Autumn Statement: Government debt rises again in October, spelling trouble for Chancellor Philip Hammond

October borrowing less than expected but figure for the year is well in excess of pre-Brexit forecast

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The Independent Online

The Government borrowed less than expected in October but deficit reduction is still behind schedule, official figures released today show. The numbers highlight the problems facing Chancellor Philip Hammond as he prepares for Wednesday’s Autumn Statement.

Public sector net borrowing, excluding the bailed-out banks, came in at £4.8bn, down from £6.4bn in October last year, but the total for the first seven months of the financial year stands at £48.6bn – substantially more than targeted in March before the Brexit vote.

If borrowing continues at this pace it will hit £68.2bn in 2016/17 compared to the Office of Budget Responsibility’s March forecast of £55.5bn.

On Wednesday, Hammond is expected to reveal a £100bn black hole in the budget over the next five years. The amount would represent the biggest deterioration ever seen in the public finances.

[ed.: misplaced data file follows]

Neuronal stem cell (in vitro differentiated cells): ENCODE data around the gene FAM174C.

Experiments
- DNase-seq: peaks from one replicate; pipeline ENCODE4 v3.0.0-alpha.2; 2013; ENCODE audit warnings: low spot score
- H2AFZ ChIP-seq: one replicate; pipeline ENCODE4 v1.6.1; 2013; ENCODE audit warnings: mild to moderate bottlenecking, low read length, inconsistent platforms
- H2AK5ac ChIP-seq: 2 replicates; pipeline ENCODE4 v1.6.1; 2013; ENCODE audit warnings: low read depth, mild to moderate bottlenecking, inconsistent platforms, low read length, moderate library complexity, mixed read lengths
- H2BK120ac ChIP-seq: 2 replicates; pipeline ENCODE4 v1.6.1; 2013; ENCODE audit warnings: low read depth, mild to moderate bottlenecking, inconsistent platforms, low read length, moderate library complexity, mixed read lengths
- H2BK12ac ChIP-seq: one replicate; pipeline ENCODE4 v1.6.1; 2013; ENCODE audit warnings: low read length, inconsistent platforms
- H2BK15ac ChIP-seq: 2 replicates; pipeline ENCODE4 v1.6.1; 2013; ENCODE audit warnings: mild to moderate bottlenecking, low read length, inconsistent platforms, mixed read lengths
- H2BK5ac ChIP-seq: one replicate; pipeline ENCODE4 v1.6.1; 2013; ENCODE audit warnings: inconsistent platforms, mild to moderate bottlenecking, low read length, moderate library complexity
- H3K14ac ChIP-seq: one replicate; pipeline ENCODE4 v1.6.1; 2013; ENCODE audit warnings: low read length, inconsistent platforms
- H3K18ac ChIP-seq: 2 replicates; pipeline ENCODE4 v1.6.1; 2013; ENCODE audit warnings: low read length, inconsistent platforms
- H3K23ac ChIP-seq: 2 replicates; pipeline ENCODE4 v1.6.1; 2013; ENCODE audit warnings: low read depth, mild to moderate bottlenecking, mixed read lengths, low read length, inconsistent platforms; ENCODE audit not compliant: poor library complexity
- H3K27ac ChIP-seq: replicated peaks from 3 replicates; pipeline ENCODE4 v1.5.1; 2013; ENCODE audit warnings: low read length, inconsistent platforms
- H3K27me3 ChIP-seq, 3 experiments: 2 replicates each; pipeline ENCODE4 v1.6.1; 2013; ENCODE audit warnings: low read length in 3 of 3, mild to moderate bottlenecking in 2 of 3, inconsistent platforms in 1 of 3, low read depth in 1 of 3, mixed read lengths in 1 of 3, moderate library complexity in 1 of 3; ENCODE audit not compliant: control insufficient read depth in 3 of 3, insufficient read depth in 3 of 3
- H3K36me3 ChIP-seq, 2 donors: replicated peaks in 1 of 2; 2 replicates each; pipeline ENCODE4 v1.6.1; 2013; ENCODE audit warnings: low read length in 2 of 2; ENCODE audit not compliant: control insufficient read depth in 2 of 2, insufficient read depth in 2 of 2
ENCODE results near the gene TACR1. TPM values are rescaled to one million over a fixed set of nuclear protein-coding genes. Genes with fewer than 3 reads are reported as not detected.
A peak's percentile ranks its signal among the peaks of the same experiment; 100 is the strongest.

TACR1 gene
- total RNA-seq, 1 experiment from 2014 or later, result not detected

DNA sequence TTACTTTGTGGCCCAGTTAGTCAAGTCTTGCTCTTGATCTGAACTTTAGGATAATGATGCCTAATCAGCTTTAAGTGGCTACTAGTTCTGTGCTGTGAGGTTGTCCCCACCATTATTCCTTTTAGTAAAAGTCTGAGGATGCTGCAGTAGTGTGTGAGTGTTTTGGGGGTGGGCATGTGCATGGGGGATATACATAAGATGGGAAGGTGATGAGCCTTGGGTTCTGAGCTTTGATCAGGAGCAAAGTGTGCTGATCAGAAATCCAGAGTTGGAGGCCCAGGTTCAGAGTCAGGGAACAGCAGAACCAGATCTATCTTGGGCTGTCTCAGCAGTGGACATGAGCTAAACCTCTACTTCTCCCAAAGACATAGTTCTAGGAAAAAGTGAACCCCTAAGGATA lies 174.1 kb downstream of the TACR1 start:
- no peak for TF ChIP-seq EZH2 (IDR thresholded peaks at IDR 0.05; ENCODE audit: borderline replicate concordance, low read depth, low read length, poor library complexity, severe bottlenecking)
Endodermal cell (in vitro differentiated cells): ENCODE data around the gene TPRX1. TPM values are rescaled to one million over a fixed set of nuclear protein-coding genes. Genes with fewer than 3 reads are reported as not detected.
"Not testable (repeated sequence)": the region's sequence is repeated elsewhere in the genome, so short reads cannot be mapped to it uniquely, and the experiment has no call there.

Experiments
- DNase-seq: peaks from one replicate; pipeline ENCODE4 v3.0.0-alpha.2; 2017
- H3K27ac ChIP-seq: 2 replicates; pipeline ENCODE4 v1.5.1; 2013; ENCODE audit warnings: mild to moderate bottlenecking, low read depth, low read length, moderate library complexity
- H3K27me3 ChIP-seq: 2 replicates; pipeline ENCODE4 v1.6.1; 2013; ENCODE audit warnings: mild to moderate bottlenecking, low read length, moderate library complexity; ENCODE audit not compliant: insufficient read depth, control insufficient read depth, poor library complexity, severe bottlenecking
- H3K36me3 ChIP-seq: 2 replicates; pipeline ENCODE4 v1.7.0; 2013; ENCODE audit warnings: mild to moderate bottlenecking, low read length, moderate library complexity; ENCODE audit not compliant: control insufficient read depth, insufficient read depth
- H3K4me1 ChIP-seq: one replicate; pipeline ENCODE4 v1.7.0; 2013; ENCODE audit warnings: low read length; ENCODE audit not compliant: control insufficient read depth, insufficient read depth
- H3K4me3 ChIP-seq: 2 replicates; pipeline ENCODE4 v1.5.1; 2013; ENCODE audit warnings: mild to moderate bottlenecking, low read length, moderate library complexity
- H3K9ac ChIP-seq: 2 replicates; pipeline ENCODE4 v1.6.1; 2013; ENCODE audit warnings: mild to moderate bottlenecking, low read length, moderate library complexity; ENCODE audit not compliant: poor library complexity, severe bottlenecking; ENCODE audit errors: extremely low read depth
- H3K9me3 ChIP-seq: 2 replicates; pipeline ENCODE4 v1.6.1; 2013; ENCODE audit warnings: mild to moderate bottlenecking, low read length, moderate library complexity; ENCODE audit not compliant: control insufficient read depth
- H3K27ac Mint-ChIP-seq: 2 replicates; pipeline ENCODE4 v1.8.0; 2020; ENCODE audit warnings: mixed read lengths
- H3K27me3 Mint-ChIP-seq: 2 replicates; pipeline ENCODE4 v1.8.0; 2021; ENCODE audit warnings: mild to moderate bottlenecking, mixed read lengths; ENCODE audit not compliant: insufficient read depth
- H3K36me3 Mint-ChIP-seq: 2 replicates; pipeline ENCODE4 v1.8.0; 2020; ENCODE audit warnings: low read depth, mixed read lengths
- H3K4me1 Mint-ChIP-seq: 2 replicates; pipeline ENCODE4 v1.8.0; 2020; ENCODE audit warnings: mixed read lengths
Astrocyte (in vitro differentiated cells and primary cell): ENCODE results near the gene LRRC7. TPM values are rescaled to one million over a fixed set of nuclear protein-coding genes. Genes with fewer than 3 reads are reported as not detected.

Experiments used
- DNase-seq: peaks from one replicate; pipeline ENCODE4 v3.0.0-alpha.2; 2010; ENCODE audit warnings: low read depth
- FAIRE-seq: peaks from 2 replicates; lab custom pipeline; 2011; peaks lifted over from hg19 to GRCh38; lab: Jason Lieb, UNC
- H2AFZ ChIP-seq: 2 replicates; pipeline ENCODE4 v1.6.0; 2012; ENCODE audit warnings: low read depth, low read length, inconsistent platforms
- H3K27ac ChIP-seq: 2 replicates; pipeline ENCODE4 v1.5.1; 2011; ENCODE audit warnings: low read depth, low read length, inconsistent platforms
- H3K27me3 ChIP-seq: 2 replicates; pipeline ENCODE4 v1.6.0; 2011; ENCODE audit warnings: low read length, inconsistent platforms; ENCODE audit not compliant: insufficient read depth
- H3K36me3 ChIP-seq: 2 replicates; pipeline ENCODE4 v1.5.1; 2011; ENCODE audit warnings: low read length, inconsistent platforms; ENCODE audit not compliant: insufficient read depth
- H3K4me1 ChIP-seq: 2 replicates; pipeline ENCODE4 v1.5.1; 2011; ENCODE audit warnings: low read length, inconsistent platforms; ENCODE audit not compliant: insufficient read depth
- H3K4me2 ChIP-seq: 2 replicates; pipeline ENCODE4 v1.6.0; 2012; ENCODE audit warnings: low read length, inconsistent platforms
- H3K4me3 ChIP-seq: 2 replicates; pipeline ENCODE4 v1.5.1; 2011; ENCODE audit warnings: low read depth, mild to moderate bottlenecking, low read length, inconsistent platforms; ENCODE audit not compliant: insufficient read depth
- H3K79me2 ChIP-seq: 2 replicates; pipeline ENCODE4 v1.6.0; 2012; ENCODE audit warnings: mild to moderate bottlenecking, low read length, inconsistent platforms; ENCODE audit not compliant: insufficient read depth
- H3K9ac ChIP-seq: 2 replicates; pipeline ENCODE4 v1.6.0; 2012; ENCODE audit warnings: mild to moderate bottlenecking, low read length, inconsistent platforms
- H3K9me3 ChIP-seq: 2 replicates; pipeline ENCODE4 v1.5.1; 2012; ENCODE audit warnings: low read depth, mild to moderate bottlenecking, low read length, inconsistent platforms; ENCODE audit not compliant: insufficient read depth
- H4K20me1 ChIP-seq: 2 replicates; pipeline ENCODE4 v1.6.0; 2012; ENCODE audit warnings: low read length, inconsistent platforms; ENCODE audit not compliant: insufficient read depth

The total public debt pile now stands at £1.6 trillion, or 83.8 per cent of GDP. Hammond has said he aims to “reset” Britain’s post-Brexit economy, meaning a sharp break from predecessor George Osborne’s austerity policies and towards greater public investment. The increase in debt will give him little room for manoeuvre on this front.

In order to provide much stimulus to the economy, the Chancellor would have to present a far more optimistic picture of the UK’s economic outlook than many analysts would think plausible.

“The chancellor’s warning at the weekend that he is ‘highly constrained’ suggests that there will be few sweeteners for the ‘JAMs’ – people ‘just about managing’ – in tomorrow's Autumn Statement,” said Samuel Tombs of Pantheon Macroeconomics.

Howard Archer of IHS said: “Despite October’s marked improvement, the public finances over the first seven months of fiscal year 2016/17 (April-October) were still well off the target contained in last March’s budget.

“And of course, expected markedly slowing growth over the coming months will take a toll on tax receipts – although this is likely to show up more after the current fiscal year.”

The Chancellor could also face the combined problems of higher costs and lower tax receipts. Inflation is expected to rise sharply as the weakened pound begins to make goods more expensive and economists also forecast a marked slowdown in growth, meaning tax receipts would suffer.

 

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